Toronto went to great lengths to shut down illegal cannabis stores a few years ago, but now that the city is full of cannabis stores, a few unlicensed places continue to thrive.
In an attempt to stop the activity of illegal dispensaries, the city installed huge cement blocks in front of the entrances in 2019.
This did not stop Cannabis And Fine Edibles (CAFE) which continued to sell products outside the store.
The blocks were eventually removed and some of the unlicensed stores continue to operate, including CAFE. The people’s dispensary even started a petition to keep it open.
“Marijuana is legal. Why spend taxpayers’ money trying to shut down a business that is for the people? CAFE is for the people,” wrote one signer. “The government is just trying to make money from people who really need their supplies.”
The petition has almost reached 5,000 signatures, but CAFE seems to have remained open anyway.
They list four locations on their website: 1321 St. Clair Avenue West, 932 Bloor Street West, 66 Fort York Boulevard, and 104 Harbord Street.
CAFE did not respond to blogTO’s requests for comment.
The Alcohol and Gaming Commission of Ontario (AGCO), which licenses cannabis stores in Ontario, has confirmed that none of the locations are licensed to open.
“These locations have not gone through the due diligence and eligibility process to obtain an AGCO Retail Operator License (ROL) and Retail Store Authorization (RSA),” AGCO said.
The City of Toronto and Toronto Police continue to take enforcement action against illegal cannabis storefronts, a City of Toronto spokesperson told blogTO.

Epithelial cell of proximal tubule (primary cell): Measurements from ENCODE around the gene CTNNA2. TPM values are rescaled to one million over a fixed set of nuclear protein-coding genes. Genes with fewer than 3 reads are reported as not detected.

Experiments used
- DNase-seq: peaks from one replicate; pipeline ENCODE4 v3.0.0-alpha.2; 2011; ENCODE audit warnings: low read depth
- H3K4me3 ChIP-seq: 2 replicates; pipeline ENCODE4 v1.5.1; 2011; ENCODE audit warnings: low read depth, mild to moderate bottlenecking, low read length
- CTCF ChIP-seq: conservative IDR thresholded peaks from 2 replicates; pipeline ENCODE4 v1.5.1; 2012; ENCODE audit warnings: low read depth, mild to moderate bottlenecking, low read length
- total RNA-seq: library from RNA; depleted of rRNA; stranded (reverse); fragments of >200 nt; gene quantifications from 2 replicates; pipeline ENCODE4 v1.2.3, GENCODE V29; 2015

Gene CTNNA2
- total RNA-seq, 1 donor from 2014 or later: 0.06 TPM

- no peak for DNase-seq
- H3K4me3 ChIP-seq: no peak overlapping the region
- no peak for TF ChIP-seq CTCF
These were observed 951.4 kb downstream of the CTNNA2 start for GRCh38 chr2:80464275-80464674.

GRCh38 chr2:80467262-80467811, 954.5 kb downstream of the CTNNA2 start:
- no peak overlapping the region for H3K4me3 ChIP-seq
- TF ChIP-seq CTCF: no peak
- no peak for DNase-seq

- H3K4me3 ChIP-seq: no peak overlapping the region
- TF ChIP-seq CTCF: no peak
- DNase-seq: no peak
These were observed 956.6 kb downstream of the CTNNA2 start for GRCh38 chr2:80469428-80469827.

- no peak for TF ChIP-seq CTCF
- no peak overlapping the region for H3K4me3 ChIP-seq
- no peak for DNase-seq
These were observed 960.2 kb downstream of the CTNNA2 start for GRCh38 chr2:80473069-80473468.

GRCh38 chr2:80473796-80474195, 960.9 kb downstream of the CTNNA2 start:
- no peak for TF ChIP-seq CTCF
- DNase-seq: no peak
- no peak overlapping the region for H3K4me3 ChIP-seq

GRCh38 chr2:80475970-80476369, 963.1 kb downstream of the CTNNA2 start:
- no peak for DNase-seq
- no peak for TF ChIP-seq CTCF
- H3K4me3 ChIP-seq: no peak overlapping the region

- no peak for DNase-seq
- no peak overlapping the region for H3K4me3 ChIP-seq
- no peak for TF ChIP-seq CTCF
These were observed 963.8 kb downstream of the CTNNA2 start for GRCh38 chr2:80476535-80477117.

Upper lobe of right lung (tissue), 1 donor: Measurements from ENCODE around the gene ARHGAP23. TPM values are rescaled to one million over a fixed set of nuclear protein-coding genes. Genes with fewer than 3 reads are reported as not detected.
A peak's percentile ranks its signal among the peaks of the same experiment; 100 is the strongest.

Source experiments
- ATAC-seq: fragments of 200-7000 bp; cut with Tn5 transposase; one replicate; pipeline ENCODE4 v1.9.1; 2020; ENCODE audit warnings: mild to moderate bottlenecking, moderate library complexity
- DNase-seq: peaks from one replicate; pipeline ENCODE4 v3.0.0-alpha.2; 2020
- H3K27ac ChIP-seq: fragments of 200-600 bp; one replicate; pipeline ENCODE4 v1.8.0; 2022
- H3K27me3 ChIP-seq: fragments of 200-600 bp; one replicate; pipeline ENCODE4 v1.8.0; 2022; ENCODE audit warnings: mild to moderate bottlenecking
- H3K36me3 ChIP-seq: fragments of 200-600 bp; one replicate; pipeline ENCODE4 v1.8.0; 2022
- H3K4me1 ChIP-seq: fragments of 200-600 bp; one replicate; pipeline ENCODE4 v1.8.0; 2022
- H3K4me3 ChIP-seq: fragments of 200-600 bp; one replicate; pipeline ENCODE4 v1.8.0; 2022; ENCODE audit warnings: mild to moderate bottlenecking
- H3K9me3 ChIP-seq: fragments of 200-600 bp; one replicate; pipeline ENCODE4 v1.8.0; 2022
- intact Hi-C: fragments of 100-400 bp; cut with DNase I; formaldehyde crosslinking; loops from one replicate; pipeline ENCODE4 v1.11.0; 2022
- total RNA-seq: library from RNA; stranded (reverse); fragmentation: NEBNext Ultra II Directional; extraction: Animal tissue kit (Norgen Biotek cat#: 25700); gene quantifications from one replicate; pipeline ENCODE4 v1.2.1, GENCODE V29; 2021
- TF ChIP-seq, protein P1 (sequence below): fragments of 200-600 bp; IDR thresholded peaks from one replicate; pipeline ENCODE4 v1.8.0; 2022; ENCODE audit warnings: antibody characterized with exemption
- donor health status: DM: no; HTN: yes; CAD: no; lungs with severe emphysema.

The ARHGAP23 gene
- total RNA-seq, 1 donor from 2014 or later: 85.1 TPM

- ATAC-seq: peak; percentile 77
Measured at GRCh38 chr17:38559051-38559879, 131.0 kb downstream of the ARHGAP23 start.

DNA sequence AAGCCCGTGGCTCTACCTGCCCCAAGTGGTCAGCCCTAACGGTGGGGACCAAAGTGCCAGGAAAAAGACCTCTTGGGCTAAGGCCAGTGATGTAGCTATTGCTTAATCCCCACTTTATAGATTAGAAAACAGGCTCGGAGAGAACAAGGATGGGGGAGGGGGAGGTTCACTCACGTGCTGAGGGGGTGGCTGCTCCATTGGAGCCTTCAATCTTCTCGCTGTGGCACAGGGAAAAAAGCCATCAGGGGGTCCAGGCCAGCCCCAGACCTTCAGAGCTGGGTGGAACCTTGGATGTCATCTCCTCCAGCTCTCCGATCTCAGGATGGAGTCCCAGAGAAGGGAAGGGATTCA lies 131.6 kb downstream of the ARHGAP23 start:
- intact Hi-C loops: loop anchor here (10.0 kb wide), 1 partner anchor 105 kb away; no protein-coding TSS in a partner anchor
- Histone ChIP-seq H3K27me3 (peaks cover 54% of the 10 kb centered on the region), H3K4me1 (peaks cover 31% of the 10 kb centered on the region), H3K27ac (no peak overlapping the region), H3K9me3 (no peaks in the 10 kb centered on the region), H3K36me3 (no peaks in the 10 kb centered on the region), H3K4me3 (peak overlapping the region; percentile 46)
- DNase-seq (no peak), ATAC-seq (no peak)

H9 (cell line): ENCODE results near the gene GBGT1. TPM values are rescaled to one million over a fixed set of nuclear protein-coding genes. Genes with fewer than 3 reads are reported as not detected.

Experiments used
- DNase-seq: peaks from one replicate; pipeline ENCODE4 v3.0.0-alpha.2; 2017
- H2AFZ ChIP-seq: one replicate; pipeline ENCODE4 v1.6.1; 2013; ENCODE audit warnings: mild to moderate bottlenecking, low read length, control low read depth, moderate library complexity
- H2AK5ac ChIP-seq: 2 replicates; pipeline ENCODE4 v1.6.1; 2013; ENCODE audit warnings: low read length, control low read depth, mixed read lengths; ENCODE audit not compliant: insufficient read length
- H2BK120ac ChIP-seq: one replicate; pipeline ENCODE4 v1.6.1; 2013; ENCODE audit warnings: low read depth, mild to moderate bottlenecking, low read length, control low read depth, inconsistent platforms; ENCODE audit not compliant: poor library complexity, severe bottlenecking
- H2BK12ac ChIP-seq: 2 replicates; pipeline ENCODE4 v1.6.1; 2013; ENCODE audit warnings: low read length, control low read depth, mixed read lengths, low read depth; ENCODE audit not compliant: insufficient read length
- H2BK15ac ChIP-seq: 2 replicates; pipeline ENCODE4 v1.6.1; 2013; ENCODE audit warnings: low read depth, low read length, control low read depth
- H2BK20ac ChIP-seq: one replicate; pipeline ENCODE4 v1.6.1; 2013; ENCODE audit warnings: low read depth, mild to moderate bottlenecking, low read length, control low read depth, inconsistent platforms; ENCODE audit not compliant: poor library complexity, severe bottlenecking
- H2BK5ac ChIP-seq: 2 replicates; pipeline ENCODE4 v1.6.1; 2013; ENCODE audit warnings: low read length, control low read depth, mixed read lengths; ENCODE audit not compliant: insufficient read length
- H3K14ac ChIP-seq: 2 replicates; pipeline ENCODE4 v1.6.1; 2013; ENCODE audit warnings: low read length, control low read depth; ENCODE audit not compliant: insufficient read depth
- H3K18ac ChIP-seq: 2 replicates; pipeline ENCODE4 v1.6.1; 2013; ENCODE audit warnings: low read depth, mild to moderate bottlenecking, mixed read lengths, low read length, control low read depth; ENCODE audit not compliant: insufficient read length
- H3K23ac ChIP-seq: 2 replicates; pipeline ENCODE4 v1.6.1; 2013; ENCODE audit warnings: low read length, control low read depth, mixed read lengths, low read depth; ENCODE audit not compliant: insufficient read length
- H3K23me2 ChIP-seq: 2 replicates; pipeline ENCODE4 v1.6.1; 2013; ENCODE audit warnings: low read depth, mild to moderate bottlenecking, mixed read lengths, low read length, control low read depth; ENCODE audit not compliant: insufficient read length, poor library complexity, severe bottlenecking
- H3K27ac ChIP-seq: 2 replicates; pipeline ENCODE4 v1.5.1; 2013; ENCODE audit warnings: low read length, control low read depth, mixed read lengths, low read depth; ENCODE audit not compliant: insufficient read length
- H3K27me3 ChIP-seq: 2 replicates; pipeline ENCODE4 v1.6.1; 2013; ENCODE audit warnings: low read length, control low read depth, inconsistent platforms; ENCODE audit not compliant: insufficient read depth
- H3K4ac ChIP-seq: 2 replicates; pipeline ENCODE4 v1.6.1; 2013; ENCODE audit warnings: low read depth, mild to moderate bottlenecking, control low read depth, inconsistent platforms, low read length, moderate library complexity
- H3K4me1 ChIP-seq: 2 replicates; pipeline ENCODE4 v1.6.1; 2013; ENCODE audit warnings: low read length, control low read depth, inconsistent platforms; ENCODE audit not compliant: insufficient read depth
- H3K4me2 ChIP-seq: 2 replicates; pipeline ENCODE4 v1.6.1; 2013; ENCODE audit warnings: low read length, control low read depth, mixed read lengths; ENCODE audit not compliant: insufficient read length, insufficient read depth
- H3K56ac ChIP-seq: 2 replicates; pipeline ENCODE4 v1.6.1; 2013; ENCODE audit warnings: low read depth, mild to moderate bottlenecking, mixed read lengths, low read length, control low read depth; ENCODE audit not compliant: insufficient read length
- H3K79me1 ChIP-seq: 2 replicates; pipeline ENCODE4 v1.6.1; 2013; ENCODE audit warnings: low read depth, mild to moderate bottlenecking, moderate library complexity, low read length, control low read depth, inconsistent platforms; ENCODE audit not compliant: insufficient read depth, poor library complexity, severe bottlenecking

“This includes conducting investigations, issuing closure orders, banning entry to premises, making seizures and search warrants, and laying charges.”
The city has brought numerous charges against the owners and operators of CAFEs, the spokesperson said.
Because the case against CAFE is before the courts, the city cannot provide more information.
But they said charges under the Cannabis Control Act could total up to $ 250,000 and operators could face jail time of two years less a day.
Companies can be billed a minimum of $ 25,000 and up to $ 1 million. Following a fine, the justice of the peace can also issue an order to close a property for up to two years, which means that the property cannot be leased to another individual or to another. business.
Charges under the Cannabis Control Act are considered a provincial offense.
Cannabis store operators who have been fined are also no longer eligible to apply for a legal cannabis retail license under the Alcohol and Gaming Commission of Ontario.
CAFE opened its first location in Toronto’s CityPlace neighborhood in 2016, before expanding to four stores in the city.
Jon Galvano, the channel’s co-founder, died in Mexico in May. Galvano co-founded the company alongside longtime friend Wesley Weber, according to CBC. Weber was “one of the most notorious forgers in Canada,” according to a Bank of Canada report.